'Put your damn mask on,' the man on the plane snarled...
"Put your damn mask on," said a guy three seats behind me on a Southwest Airline flight heading to Washington, D.C. to the passenger walking down the aisle. The man's mask had slid down under his nose as he negotiated his carry-on bag while holding his little daughter's hand.
I turned around to see who was making such a demand so rudely. Just as I suspected, it was the guy who came aboard sporting a full N95 mask, face shield cover, and surgical gloves. Forget for a moment that the father's mask slipping actually posed zero risk to the hazmat-protected, delusional passenger. Who appointed him a member of the mask police and protector of the well being of all the other passengers? Where did decorum and common courtesy go?
When you cannot see someone's face, anonymity prevails. It provides the same disrespectful arrogance and brazen nastiness of the social media world. I remember hearing that you should not say anything about someone on social media that you would not say to him in person. The mask now lets us say the nasty things that previously had been said while hiding behind a computer screen.
The results are unsettling. We are mixing fear-based delusions with the illusion of being anonymous by wearing a face covering. I am not arguing here for or against the efficacy of masks — I have done so at length in my book, Covid-19: A Physician's Take on the Exaggerated Fear of the Coronavirus. I am simply advocating treating others with decency when the facts are in doubt or disagreements may prevail. It was clear by the look the angry man gave me when I turned to see who was being so officious that he believed that his words not only were justified, but should be reinforced. I did the opposite. "You're fine," I remarked to the passenger whose nose had become exposed. I slid my own mask off as I remarked, "Don't let him bother you" so the guy in the aisle could both hear me and see my supportive expression. From my standpoint, if someone is so worried about contracting the virus wearing full hazmat gear, perhaps he ought not be flying on a crowded airplane at all.
To further my evaluation of this passenger's psychological pathology, I noticed that a German Shepherd was on the floor under his legs — clearly an "emotional support animal" for someone with doubtful stability. What if another passenger were allergic to dogs? Should our hazmat friend be asked to take another flight or sit at the back? A psychiatrist friend, Mark McDonald, M.D., coined a phrase that had this guy's name written all over it: "The hyper-evaluation of self leads to despicable behavior." I do not doubt that hazmat guy thinks highly of his righteous behavior and his enhanced self-esteem. Fear is a powerful accelerant of psychological pathology.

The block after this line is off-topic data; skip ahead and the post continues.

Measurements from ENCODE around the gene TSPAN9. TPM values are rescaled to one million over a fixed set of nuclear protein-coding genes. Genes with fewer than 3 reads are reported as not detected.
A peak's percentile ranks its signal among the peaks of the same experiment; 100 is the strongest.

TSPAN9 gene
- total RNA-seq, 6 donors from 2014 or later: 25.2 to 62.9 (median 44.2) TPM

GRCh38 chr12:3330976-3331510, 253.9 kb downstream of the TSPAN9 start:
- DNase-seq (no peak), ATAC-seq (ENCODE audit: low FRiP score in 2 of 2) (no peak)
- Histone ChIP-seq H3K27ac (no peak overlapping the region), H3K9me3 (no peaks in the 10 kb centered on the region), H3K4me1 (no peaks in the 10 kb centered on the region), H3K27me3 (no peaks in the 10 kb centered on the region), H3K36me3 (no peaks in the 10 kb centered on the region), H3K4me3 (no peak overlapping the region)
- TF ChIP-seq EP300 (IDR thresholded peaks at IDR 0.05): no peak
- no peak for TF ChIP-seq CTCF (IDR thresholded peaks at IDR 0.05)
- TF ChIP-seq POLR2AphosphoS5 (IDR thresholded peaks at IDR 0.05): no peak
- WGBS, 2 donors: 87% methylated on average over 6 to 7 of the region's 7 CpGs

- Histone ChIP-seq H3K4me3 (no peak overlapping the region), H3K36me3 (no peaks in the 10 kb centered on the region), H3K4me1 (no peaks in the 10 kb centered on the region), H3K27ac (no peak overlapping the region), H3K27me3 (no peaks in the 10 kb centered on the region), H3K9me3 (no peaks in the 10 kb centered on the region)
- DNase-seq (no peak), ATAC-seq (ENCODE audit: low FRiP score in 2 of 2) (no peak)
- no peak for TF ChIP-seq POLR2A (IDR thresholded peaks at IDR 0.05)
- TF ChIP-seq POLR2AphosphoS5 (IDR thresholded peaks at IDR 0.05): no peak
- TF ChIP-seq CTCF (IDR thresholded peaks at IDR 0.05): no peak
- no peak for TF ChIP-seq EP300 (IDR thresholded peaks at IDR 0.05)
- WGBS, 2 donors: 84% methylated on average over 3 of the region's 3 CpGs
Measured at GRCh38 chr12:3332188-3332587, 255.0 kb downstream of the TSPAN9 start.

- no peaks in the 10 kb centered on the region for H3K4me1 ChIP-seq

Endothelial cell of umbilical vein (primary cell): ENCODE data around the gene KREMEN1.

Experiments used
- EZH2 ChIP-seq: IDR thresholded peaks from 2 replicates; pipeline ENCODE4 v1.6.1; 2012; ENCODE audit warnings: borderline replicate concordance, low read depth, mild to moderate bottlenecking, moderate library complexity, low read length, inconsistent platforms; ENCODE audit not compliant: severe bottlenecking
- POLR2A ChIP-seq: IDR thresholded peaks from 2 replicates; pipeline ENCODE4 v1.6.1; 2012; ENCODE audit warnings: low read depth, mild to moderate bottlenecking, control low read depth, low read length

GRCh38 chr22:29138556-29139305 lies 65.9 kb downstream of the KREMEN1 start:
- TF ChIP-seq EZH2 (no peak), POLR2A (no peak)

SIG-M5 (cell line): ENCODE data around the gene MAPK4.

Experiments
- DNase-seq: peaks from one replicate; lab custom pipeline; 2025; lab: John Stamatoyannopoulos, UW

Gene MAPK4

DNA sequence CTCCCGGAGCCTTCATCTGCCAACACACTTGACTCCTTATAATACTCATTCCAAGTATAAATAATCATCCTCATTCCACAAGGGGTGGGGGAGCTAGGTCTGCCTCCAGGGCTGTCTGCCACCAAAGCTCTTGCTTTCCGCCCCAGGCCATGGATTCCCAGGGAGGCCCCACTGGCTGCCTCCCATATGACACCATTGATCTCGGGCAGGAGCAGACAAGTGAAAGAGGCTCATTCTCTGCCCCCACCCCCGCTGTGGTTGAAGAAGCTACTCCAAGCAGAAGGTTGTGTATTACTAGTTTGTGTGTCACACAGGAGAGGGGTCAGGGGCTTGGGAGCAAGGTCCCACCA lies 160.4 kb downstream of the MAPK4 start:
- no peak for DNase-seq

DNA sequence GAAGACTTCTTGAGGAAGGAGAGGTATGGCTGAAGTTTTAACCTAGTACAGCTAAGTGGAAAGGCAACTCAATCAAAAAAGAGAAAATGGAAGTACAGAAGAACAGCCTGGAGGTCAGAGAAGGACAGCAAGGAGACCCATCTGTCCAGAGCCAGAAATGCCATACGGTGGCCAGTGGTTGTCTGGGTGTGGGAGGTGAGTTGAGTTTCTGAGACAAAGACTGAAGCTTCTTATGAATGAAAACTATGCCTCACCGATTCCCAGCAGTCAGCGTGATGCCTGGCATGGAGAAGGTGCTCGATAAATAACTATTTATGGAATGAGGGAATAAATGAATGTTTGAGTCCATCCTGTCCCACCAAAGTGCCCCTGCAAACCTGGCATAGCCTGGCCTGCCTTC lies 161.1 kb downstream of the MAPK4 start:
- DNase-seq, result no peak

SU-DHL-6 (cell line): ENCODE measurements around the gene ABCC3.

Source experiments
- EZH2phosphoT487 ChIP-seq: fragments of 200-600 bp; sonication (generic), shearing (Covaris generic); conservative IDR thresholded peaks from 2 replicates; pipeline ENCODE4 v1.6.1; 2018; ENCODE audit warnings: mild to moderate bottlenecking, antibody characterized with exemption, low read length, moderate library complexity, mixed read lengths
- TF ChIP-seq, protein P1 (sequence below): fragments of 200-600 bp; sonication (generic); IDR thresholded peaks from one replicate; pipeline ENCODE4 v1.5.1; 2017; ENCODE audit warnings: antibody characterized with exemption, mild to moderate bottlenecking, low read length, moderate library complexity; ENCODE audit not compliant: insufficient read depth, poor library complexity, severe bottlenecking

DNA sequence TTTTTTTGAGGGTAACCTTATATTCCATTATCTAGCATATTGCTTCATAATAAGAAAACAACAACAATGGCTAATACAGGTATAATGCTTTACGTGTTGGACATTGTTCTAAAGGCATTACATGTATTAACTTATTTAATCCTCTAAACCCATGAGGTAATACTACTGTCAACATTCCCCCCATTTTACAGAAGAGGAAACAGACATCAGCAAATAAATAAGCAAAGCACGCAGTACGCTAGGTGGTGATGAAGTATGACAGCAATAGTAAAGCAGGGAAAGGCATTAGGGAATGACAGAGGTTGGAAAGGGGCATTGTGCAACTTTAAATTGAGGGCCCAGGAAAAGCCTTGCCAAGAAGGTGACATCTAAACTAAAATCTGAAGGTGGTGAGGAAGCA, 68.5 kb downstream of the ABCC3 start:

Perhaps I should have shown hazmat guy the expression written on the napkin that accompanied my complimentary plastic cup of ice water from the flight attendant: "In a world full of no, we're a plane full of yes." Except that there is no "yes" to personal liberty.
I don't know where this is leading, but Utopia is not the next stop on this road — quite the opposite. The train to hell is being conducted by hyper-evaluated narcissists like hazmat guy...or the governors of states such as California, Michigan, and New York.
I find myself wanting to be with only those who are like-minded.
It seems no longer possible to disagree without being called names, to voice a contrary opinion without someone calling for your public shaming, or to believe that liberty has a higher value than the status quo of one's health.
I worry for the next generation who will grow up without insight into America's past and without role models who believe in the founding principles of America: E Pluribus Unum, Liberty, and In God We Trust. For now I will continue to fight for America, be a role model of courage to my kids, and pray there are more of us than the hazmat guys to make a difference in the future of our country.
Image credit: Pixabay public domain.